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Car reviews - Toyota - C-HR - 2WD

Our Opinion

We like
Striking design inside and out, planted chassis, space, packaging, efficiency, safety, handling, refinement, ride, generous equipment levels
Room for improvement
Dark back seat area, rear-vision impeding C pillars, some road noise, dated touchscreen, no base model, limited warranty

Gallery

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Toyota logo13 Sep 2017

By BYRON MATHIOUDAKIS

Overview

TOYOTA is renowned for being a cautious entity, but you wouldn’t necessarily surmise that from the C-HR’s bold styling.

Larger than the original RAV4 that kicked off the whole compact SUV craze back in the mid-‘90s, the company’s small SUV offering pushes brand barriers in other areas too, which it has to if consumers who are spoilt for choice with rivals such as the Mazda CX-3 and Honda HR-V are to take notice.

Here we assess the cheapest variant – which also happens to be the most fun.

Price and equipment

There have been scores of wilfully dull and infuriatingly mediocre Toyotas over time.

But the bold and barrier-busting ones have truly been exceptional. 1967 Corolla. 1985 Celica. 1990 Tarago. 1993 Supra. 1994 RAV4. 1997 Prius. 2015 Mirai. To this list we can now add C-HR.

Launched early this year as the company’s late-to-the-party rival to the high-flying Mazda CX-3 and popular Mitsubishi ASX, this is new-from-the-ground-up design and engineering based on a next-generation architecture that will underpin virtually every future Toyota from here-on in.

And don’t ignore the nomenclature. The ‘C’ in C-HR could refer to the C-segment size of the chassis, meaning that it is in fact a Corolla rather than Yaris-sized small SUV or, in other words, larger than the Mazda2 (rather than Mazda3) derived CX-3 – a key difference that helps justify the premium that this new entrant commands.

Here we look at the least expensive variant, simply called ‘C-HR’, employing a turbocharged 1.2-litre four-cylinder petrol engine (another Toyota first for Australia), driving the front wheels via a six-speed manual gearbox. That’s $26,990 as tested. Auto and all-wheel drive add $2000 apiece. So we’re talking mid-range CX-3 money here, but the Toyota retaliates with an impressive level of safety spec across the board including autonomous emergency braking (currently only standard as well in the Mazda amongst its rivals), radar-guided active cruise control, lane-departure warning with steering assistance, blind-spot monitoring, rear cross-traffic alert, a trailer sway control for towing, a hill holder, reversing camera, front and rear parking radar, seven airbags, auto on/off headlights and rain-sensing wipers.

The base car also boasts satellite navigation, climate control air-con, central touchscreen with Bluetooth telephony, audio streaming (but no Apple CarPlay/Android Auto as yet – that’s coming) and Toyota Link connectivity, folding exterior mirrors, electric park brake, and 17-inch alloy wheels. The spare is of a space-saver variety.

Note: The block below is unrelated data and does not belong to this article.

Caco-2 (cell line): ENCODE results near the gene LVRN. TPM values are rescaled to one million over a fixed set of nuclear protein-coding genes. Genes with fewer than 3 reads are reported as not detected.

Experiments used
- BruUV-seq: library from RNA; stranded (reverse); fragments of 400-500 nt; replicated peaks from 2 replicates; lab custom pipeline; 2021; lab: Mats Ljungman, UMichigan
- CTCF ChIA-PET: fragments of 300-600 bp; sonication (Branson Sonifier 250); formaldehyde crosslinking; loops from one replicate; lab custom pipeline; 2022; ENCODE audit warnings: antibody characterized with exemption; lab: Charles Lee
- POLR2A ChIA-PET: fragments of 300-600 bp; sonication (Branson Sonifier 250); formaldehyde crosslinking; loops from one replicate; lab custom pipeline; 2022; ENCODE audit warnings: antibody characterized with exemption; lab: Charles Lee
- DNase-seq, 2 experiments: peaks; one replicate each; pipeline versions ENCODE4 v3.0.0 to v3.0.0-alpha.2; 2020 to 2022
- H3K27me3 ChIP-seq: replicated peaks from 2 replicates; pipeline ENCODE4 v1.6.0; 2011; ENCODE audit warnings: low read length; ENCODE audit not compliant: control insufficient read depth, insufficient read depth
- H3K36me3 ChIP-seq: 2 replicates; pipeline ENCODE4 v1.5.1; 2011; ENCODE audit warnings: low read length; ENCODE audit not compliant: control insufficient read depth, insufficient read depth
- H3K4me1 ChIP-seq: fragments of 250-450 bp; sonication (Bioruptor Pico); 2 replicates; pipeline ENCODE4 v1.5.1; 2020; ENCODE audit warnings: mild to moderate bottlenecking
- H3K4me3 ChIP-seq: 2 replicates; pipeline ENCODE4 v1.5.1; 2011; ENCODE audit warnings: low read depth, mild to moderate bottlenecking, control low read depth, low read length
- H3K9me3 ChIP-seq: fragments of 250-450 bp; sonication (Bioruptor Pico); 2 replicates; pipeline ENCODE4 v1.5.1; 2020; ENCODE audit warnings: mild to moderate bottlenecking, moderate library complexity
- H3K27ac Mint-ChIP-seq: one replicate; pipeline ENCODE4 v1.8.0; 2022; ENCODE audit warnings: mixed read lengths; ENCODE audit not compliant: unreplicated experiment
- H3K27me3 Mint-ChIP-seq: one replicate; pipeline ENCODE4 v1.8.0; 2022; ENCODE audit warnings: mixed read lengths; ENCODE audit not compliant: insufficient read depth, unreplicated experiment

A contrasting roof adds another $450 to the price.

Interior

The fact of the matter is the C-HR’s cabin is larger than its upsweeping glasshouse and swoopy roofline suggest. How? A longer-than-class-usual wheelbase (2640mm versus the CX-3’s 2570mm), wide tracks (around 1550mm compared to the latter’s 1525mm) and a low floor all conspire to do so.

The upshot means four adults should easily fit, or five if the rear-middle occupant isn’t a bear. In comfort too, thanks to a nicely raked backrest and well-padded cushions for the outboard folk.

However, while there’s room aplenty for scalps, shoulders, knees and shins, fat front seatbacks, an intrusively wide C-pillar (that sacrifice vision at the alter of style) and black trim make the Toyota’s second row a bit like sitting in a black hole, reinforcing the almost coupe-like themes that the slick exterior styling suggests.

Kids and pets preferring to peer out might hate it, so try before you buy.

Strangely for a small SUV, this is better suited to taller passengers who should have better visibility.

Literally and metaphorically, it’s a much merrier outlook up front.

Really comfy front seats that hold you in good and tight, ahead of what is probably Toyota’s best contemporary dashboard, make this a pleasant and inviting place to be.

All the basics are sorted – ample forward vision, sufficient ventilation (featuring excellent premium-feeling switchgear), a lovely steering wheel (with tilt and telescopic column), clear and concise instrumentation and lots of storage reflect the company’s experience in making functional and practical interiors.

Except for the unnecessarily fiddly central touchscreen with low-fi graphics that would disgrace a HiAce van, the solid, beautifully crafted ambience suggests nothing less than a Lexus.

Yet what isn’t instantly ascertainable from photographs is just how low-slung and sporty the driving position is combined with that coupe-like roofline, you could be deluded in thinking the C-HR is a modern-day Celica on stilts. That there is all that space shows how cleverly packaged this small SUV is.

About the only area where the Toyota trails its boxier competitors such as the Suzuki Vitara and Honda HR-V is in cargo capacity – 377 litres worth, which is somewhat less than what the aforementioned offer (but 113L better than the CX-3’s).